Tokyo, March 6 (IANS) Former Nissan Motor chairman Carlos Ghosn was released from a Tokyo detention facility on Wednesday after more than 100 days of incarceration in a case of financial misconduct.
Ghosn, 64, had been charged with under-reporting his remuneration in Nissan’s securities reports and aggravated breach of trust, but he denies any wrongdoing. His previous requests for bail were turned down and his lengthy detention has drawn international criticism.
A Tokyo court made the surprise decision to allow his release on Tuesday, setting bail at 1 billion yen ($8.9 million), the BBC reported.
He left the detention centre after a “terrible ordeal” of 108 days surrounded by guards, wearing a cap and white medical face mask.
Ghosn, who must stay in Japan after his release, will live in a court-approved residence in Tokyo and prepare for a trial that could begin late this year. He will also have to remain under limited video surveillance and will only be granted restricted access to the use of mobile phones and computers.
Ghosn, who was arrested in November 2018, would also be required not to contact Nissan executives or others involved in the case, to prevent any attempt at tampering of evidence.
“I am innocent and totally committed to vigorously defending myself in a fair trial against these meritless and unsubstantiated accusations,” he said in a statement released on Tuesday.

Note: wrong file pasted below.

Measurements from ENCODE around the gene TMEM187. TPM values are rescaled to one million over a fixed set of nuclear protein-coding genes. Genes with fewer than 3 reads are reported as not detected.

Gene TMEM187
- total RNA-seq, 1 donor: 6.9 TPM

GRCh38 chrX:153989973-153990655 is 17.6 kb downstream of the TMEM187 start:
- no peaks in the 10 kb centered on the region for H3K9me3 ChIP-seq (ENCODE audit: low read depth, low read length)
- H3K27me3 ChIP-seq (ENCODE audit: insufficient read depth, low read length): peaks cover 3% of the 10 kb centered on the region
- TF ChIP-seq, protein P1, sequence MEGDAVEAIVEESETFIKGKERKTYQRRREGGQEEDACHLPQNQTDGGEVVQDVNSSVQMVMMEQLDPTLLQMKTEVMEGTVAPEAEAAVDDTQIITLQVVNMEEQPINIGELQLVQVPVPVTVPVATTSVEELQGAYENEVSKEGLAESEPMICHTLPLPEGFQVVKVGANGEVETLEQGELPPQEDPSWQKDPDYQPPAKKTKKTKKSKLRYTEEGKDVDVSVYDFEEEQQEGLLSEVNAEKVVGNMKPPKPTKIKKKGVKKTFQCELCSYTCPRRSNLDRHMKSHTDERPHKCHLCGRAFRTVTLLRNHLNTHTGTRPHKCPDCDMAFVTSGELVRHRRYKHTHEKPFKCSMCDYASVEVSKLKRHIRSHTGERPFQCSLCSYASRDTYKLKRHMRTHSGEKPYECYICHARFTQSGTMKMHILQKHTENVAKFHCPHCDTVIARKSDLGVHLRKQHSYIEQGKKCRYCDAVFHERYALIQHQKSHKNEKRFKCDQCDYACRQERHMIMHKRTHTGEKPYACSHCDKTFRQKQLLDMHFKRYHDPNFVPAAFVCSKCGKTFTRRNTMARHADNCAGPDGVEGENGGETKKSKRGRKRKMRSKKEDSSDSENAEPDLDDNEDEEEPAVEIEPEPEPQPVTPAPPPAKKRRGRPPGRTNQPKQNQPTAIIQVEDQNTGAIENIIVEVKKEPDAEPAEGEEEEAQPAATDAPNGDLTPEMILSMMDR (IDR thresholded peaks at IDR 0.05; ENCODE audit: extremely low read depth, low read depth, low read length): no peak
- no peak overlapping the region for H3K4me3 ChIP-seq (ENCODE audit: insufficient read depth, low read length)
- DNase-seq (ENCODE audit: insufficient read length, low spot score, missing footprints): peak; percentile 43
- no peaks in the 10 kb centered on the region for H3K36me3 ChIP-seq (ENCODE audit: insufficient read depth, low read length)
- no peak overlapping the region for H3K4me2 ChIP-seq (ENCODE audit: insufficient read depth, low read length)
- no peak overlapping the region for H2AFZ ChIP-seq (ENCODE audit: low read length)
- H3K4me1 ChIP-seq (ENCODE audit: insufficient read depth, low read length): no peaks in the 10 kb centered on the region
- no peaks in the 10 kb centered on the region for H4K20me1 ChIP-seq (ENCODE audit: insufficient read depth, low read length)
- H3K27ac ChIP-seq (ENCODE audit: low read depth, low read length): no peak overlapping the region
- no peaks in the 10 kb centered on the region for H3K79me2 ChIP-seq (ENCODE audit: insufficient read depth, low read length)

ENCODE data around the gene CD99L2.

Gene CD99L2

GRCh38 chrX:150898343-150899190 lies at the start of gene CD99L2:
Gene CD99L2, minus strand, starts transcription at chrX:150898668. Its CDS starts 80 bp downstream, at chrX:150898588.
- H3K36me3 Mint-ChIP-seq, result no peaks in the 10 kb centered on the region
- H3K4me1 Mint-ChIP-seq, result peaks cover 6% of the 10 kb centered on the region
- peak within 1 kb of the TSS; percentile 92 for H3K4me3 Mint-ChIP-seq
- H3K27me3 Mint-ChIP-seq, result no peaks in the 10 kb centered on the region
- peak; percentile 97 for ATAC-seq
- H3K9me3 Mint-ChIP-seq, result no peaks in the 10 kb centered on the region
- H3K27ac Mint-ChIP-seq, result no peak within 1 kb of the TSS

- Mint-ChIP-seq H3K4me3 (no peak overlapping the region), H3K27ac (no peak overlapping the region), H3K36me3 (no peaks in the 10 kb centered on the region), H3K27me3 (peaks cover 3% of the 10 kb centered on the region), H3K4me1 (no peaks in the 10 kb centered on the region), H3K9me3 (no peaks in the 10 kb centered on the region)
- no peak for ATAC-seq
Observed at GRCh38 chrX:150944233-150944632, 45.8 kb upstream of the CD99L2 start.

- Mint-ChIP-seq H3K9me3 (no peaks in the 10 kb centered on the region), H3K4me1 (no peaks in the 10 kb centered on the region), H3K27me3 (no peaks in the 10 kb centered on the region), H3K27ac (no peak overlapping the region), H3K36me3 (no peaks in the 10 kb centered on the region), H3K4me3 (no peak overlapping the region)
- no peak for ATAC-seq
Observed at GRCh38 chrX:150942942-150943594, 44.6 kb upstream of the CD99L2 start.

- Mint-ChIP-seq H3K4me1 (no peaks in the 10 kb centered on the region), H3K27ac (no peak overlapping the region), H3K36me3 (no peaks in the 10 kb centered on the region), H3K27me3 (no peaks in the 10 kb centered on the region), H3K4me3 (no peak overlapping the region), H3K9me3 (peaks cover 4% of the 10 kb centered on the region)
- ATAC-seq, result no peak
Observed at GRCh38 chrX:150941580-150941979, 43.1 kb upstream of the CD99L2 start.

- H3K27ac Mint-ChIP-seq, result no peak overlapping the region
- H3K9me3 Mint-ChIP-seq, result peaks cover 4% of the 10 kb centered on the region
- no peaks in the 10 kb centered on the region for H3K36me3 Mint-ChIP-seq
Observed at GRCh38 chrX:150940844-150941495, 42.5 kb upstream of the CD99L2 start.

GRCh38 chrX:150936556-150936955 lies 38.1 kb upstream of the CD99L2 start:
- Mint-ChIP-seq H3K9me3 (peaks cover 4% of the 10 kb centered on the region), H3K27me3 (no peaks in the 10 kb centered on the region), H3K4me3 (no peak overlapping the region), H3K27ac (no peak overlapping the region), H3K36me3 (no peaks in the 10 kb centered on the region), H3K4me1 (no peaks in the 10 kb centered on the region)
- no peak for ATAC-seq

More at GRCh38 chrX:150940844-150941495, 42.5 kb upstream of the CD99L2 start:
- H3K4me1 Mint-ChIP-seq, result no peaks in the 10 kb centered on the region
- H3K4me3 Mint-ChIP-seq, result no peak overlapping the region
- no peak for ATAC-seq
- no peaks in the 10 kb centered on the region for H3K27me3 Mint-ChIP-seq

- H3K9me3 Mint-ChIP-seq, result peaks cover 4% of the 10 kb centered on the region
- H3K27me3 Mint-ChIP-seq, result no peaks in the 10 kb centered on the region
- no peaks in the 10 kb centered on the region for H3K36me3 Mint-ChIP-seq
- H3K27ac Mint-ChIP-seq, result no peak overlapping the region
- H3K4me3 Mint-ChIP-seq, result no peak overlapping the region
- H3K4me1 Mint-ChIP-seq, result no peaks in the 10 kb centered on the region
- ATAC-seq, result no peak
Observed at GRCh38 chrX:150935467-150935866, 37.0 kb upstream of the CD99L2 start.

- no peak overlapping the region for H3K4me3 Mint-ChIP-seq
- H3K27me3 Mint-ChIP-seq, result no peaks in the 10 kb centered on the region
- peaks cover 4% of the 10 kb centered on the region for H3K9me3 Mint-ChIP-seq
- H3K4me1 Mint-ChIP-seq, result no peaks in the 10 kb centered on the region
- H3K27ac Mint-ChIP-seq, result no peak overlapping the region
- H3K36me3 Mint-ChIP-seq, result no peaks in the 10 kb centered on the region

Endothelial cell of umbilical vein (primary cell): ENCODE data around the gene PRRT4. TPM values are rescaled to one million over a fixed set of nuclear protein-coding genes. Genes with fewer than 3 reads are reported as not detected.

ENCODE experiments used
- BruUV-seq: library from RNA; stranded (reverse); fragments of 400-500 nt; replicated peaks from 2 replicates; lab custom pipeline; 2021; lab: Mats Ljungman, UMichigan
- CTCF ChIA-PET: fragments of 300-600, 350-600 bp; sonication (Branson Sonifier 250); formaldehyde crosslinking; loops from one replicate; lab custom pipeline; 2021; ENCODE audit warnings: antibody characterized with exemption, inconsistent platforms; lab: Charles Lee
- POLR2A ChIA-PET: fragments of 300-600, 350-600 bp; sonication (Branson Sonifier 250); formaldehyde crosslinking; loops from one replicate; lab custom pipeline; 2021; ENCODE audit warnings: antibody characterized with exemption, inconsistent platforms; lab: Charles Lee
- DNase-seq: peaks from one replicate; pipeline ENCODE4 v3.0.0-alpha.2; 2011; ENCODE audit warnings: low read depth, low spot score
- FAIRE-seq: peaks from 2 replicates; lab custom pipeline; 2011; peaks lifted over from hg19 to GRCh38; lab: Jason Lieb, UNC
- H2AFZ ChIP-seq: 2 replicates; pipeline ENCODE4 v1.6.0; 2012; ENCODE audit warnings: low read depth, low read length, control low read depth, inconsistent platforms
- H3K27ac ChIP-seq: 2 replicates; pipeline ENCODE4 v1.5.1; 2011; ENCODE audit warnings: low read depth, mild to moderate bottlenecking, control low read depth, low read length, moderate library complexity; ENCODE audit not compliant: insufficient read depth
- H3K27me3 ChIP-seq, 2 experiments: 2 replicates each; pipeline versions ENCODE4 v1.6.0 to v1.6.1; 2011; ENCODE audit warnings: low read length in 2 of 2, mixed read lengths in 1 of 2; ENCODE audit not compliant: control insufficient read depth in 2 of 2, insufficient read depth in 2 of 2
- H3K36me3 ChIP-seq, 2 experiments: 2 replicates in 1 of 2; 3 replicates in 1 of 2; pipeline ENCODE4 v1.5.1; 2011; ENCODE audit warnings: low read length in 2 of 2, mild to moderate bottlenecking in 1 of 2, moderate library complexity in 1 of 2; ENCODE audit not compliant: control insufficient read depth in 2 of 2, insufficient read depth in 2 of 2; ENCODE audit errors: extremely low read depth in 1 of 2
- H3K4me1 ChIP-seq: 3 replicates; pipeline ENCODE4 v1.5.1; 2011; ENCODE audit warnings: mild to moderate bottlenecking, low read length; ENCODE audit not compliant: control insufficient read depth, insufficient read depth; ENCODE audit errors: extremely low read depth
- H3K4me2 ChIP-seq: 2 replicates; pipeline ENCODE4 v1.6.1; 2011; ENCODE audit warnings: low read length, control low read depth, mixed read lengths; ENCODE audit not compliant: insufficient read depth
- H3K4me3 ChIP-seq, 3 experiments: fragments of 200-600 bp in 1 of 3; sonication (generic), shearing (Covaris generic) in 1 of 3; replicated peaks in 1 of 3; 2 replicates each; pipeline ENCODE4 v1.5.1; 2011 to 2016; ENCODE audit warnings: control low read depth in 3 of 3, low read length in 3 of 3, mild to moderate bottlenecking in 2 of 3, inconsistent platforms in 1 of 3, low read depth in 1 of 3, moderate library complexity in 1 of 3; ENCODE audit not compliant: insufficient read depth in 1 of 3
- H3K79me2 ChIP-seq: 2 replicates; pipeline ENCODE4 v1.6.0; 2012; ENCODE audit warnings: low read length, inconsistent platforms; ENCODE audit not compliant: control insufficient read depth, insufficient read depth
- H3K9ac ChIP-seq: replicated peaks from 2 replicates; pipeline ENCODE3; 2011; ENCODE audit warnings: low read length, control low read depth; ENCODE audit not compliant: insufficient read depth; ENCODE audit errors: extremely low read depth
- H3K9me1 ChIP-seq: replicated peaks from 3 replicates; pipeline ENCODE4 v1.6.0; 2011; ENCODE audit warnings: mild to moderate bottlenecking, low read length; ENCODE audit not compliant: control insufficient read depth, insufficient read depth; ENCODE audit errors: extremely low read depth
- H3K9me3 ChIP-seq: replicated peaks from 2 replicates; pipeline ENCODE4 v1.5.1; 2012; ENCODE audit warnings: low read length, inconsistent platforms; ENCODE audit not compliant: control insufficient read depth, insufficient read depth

Ghosn was the architect of the alliance between Nissan and the French carmaker Renault. He brought Mitsubishi on board in 2016.
He ran the alliance of the three global carmakers as both Chief Executive and Chairman and had claimed his arrest was the result of a “plot and treason” against him — a bid by some Nissan executives wanting to stop his plan to integrate Renault, Nissan and Mitsubishi, the BBC reported.
His imminent release from the detention centre was signalled by the arrival of a car from the Embassy of France.
“Carlos Ghosn is being released. He is a French citizen. He will be able to defend himself with greater ease. So much, the better,” French Finance Minister Bruno Le Maire told Europe 1 radio.
“But my responsibility as finance and economy minister is to make sure that hundreds of thousands of jobs at Renault and at the Renault-Nissan alliance are protected,” the Minister added.